38 weeks pregnant and a birth story

It’s been a while since my last post but I’ve been very busy cleaning and sorting and cleaning and organising and cleaning and washing. Not to mention all the cleaning I’ve been doing. You see I’m 38 weeks pregnant now and every day feels like an eternity as I wait for the first pangs of labour to signal the imminent birth of our second baby girl. Everything is as ready as it can be for her arrival, but unless we stop living there will always be more cleaning.

Lyla sleep

38 weeks pregnant with Little Chop asleep on my lap.

I’ve also been thinking a lot about those precious first days and weeks after Little Chop’s birth – hours spent sitting on the couch holding her in my arms and staring at her as she slept and fed and slept again. I was completely overwhelmed with love and awe for this perfect little person I had grown and nurtured in my body for forty weeks and three days, and equally filled with anxiety and self-doubt about my ability as a first time mother. I cried a lot as I struggled to breastfeed a big, hungry baby through cracked bleeding nipples. At Little Chop’s one week check I was told she had lost too much weight because my milk supply was low. I left the nurse in tears and cried for hours feeling as though I had failed as a mother already and should just switch to formula. I know now that the nurse was wrong, I had plenty of milk but it didn’t come in until four or five days after Little Chop was born. Of course she would lose a lot of weight during that time. We went on to breastfeed for 16 months. I now believe the delay in the arrival of my milk was due to being induced and losing about three nights’ sleep in the process.

For those of you who are interested, I thought I would share Little Chop’s birth story as I remember it.

I woke up the morning after Little Chop’s due date with wet undies. My waters hadn’t gushed as such but they were definitely trickling. Excited and nervous, I called my partner at work and my mum to give them a heads up then went for a walk around the block. No contractions.

When I got home I called the labour department at my hospital and the midwife advised me to come in to be assessed. I waited for my partner and mum to arrive, gathered together my hospital bags and off we went. At the hospital the midwife confirmed that my waters had broken, no meconium was present, and that we should go home, get some sleep and return at 6am the next morning for an induction. Needless to say I did not sleep at all that night.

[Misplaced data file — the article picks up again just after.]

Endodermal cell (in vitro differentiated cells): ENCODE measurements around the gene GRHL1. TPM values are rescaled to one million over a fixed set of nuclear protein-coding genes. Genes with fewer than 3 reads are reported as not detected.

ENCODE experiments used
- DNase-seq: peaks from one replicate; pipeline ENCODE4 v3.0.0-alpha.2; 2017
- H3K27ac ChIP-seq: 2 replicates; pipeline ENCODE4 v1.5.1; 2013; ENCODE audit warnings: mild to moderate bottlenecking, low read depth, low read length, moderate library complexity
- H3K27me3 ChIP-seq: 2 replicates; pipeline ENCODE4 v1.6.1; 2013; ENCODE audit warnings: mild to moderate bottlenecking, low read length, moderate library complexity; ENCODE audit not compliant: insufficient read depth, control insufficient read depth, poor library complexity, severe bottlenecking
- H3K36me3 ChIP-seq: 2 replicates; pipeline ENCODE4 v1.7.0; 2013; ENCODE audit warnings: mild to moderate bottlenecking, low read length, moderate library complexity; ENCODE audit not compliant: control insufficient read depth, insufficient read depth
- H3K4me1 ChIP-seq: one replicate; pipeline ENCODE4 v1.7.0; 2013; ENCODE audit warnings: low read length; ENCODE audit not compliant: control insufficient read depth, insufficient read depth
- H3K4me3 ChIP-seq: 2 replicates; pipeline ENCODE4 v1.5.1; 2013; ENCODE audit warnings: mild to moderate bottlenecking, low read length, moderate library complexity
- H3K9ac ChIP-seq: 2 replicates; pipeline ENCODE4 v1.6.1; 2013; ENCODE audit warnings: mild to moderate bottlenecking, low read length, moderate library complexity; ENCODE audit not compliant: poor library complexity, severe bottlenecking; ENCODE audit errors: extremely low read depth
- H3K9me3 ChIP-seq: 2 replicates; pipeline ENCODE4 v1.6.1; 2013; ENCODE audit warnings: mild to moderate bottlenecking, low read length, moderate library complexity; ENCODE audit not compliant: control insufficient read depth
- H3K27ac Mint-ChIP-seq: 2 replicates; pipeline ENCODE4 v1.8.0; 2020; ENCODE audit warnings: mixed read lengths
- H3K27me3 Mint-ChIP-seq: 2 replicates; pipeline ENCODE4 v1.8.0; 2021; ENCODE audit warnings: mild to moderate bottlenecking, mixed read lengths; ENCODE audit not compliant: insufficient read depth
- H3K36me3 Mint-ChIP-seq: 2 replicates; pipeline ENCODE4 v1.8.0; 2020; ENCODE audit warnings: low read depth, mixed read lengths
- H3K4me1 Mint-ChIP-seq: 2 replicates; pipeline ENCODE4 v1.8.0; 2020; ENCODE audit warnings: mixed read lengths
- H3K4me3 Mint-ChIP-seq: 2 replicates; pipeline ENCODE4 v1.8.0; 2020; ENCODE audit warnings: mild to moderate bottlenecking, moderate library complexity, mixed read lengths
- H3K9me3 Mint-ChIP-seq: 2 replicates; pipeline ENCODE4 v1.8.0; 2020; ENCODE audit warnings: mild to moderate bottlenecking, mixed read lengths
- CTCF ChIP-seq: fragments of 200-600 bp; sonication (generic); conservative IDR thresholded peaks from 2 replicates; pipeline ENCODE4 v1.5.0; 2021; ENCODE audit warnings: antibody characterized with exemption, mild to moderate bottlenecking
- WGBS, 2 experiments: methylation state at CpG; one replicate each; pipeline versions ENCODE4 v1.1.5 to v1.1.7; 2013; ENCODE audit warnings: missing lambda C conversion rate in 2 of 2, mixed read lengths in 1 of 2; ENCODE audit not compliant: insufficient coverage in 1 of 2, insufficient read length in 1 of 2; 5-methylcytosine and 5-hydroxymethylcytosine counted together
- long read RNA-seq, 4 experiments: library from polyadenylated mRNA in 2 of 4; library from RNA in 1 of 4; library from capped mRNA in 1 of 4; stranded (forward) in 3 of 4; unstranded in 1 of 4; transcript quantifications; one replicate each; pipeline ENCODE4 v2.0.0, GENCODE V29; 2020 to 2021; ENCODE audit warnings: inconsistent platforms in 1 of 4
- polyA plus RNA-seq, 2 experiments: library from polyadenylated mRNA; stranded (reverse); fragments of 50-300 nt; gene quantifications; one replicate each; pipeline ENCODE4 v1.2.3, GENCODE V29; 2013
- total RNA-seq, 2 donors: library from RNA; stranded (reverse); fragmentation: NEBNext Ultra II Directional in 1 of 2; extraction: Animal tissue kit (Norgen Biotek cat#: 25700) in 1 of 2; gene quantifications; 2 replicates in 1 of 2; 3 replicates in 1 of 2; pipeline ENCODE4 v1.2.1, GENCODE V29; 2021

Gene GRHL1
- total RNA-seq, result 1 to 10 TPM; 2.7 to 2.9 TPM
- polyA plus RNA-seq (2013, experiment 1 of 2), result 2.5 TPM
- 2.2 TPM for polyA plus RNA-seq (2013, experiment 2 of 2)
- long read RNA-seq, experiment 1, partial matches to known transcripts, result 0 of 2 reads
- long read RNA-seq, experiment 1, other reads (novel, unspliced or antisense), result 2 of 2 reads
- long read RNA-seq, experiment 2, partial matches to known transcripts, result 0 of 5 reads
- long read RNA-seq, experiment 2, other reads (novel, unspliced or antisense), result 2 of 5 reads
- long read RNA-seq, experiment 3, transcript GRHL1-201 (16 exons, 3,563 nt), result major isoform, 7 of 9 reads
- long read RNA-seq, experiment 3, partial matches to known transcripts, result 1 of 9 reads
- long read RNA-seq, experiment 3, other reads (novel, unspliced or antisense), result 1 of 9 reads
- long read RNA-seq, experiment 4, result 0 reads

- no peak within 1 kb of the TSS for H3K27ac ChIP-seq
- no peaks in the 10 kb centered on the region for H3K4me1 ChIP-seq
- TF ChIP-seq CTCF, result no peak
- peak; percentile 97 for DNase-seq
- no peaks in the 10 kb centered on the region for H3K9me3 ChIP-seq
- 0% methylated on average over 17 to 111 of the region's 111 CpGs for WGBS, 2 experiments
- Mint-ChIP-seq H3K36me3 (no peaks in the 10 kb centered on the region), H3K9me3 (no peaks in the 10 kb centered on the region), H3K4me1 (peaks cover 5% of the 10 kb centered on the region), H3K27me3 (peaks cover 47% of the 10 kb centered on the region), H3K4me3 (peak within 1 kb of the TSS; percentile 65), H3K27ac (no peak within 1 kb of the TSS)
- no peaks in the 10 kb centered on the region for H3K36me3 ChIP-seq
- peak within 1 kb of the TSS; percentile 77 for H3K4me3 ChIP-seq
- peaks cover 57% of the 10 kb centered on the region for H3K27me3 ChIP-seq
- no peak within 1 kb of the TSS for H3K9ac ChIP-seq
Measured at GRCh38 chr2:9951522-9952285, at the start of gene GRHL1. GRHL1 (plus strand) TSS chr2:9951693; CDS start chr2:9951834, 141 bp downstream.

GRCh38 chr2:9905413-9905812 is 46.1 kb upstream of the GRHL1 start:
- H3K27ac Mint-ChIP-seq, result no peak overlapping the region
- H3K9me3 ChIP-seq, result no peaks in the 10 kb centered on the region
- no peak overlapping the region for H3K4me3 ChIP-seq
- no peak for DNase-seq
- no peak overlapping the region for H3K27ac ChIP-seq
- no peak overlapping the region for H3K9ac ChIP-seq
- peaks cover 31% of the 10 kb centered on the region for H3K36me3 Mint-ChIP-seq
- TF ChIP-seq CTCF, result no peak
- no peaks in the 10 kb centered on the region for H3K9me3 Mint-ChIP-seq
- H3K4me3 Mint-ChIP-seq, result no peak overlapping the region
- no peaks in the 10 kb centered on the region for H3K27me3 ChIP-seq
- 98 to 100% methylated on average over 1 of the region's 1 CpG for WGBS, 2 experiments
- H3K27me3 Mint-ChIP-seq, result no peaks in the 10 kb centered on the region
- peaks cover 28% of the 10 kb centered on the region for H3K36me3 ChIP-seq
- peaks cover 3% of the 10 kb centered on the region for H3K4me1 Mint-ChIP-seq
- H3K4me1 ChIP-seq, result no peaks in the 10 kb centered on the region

We arrived at the labour & delivery admissions the next morning, weary and anxious to begin, but ended up sitting in admissions for hours. After what seemed like an eternity, a nurse came to take us to a birthing suite, hurrah, it was finally happening! No, it was not happening. We were turned away from the delivery unit and sent to ‘maternity daycare’, apparently a couple of emergencies had come in that needed to birth ahead of me. More hours passed, baby was monitored, and my anxiety and frustration continued to grow. Around 3pm we were finally taken to a birthing suite, I felt relieved and excited. A midwifery intern greeted us and told us that the induction would begin at about 5pm. I immediately burst into tears. More waiting. Was I ever going to birth this baby!

The time finally came and I was hooked up to a pitocin drip. At first it was all laughs and smiles. We took photos. My partner napped overhanging a tiny 1.5 seater couch. Then the contractions picked up pace and pain and things got serious. The midwife offered me gas for the pain, which I inhaled and immediately felt out of control, like when you have one too many Bacardi Breezers and the room begins to spin then you throw up all over your shoes. I freaked out. I yelled at my mum. The midwife said I was euphoric – I think psychotic is probably more accurate. I was then offered pethedine to which I replied, ‘I want an epidural.’

Over the next hour as we waited for the anaesthetist, my contractions continued to build. Not once did they break to let me breathe and gather strength. As one contraction started to fall a stronger one would begin. I watched the intensity rise and rise on the monitor. The tens machine I had hired offered little pain relief but turning it off and on again was a welcome distraction. My mum and partner were on either side of me holding my hands but I have no recollection of anything that was said.

At about 10pm the anaesthetist came in to administer the epidural. He was smiley and handsome and as the pain began to dissipate I nearly declared my love for him – I’m sure he’d heard it many times before. The panic subsided and I felt excited again. At this stage I was 7cm dilated so the midwife advised that I get some rest before the pushing stage. My partner says I slept, I’m not sure about that, but I did rest.